Hebron’s were the first settlers in the West Bank after Israel occupied the area in 1967, when the Old City’s Palestinian population was around 7,500. Twenty-five years later, that population had shrunk by 80% to 1,500, a mass exodus provoked by Israeli settler and state violence and dispossession. The wealth left with the refugees; only the poorest residents remain, those with nowhere else to go. Today the old market, which used to be bustling and vibrant, is run-down and abandoned. Unemployment hovers around 80%. The local economy is in shambles, as are the hopes of many Hebron residents.
I took a tour of the city led by Christian Peacemaker Teams (CPT), a faith-based organization that witnesses and intervenes nonviolently to prevent violence in Hebron and other hotspots around the world. We walked through the market area, where the few remaining Palestinian merchants have hung netting above their shops to catch trash that the settlers throw down from their apartments onto the Palestinians’ streets and rooftops. Said one merchant, “I’m not here to make money anymore. I just sit here because there’s nothing else for me to do. I’m waiting to die.” Even if his old customers had the money to spend, the merchant couldn’t get to his shop because it’s in the Old City, which is now cut off from the rest of the holy city of Hebron by a checkpoint. The people of Hebron can no longer go freely to their city center, nor to their main place of worship. I wonder how Israel would react if Palestinians started moving into the Jewish section of old Jerusalem by force, and then cut everyone off from it but themselves.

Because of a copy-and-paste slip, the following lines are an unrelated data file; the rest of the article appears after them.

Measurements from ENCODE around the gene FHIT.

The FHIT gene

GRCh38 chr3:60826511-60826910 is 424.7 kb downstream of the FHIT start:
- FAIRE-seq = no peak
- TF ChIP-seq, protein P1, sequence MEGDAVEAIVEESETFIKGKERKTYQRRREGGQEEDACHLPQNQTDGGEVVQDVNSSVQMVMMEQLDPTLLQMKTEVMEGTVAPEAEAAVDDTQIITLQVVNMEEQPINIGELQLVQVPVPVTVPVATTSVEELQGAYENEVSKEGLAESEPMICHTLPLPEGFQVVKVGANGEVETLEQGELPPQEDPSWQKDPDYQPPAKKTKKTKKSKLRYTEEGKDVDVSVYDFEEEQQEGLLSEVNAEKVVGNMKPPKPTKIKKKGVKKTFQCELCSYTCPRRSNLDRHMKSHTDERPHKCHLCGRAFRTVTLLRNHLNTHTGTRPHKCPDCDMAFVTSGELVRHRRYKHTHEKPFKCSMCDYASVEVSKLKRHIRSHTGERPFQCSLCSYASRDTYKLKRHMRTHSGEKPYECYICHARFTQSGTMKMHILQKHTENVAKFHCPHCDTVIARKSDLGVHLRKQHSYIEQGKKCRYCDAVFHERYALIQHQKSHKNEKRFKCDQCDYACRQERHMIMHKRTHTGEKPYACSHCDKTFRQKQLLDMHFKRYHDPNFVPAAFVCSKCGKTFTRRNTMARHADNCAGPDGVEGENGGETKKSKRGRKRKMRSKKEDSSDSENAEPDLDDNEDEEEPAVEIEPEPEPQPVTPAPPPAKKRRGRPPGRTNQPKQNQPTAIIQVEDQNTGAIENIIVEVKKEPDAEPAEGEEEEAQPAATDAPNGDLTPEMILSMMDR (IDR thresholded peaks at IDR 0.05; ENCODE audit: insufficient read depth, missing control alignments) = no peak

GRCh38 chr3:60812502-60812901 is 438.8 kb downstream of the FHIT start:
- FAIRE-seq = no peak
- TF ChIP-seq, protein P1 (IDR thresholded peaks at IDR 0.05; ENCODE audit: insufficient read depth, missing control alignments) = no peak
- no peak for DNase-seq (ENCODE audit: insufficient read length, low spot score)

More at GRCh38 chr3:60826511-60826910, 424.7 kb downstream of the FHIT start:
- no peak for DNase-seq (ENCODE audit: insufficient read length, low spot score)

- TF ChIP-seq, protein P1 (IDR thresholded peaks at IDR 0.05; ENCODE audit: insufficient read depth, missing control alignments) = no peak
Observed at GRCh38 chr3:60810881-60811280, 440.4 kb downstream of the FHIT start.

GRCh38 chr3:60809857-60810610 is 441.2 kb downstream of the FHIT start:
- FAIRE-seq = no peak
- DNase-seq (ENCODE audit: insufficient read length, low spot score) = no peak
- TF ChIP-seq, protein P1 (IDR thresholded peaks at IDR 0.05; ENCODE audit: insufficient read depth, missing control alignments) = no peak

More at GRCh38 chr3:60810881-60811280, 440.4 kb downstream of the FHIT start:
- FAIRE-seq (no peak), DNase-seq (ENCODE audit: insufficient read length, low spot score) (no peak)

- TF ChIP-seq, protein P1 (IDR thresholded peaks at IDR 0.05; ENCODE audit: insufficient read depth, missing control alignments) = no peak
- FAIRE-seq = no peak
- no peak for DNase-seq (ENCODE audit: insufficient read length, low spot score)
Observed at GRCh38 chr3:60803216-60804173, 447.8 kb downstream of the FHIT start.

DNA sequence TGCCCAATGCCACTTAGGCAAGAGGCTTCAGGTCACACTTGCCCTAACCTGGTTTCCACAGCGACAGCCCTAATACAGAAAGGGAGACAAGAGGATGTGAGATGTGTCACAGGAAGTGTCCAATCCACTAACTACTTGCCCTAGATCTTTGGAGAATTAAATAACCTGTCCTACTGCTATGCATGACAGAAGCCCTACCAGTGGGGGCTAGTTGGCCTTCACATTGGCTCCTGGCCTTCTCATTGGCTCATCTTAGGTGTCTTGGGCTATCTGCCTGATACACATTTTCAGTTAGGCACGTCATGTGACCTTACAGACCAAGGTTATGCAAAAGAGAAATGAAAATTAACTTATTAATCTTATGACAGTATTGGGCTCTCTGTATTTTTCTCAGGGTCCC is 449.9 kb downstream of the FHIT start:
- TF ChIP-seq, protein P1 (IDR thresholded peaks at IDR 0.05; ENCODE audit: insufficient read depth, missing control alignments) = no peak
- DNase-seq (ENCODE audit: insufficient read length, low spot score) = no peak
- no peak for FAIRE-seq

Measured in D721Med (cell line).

It doesn’t make sense. In a city of more than 120,000 Palestinians, there are about 600 settlers calling the shots, and about 2,000 soldiers and police stationed to protect them. In 1994, Baruch Goldstein, a local settler from New York affiliated with the Kach Israeli extremist political party, opened fire on a mosque full of praying Palestinians. He waited until they were bent over with their heads to the floor in worship before shooting 29 men to death, injuring about 100 more.
According to the imam who was present during the shooting, when the soldiers heard the shots they assumed they were from “Arab terrorists” and began to target Palestinian residents in retaliation, including one in the process of evacuating the body of a friend who had just been slaughtered. Riots following the massacre left 9 Israelis and 26 more Palestinians dead. Since the massacre, Hebron settlers have built a monument in Goldstein’s honor and make pilgrimages to his tomb.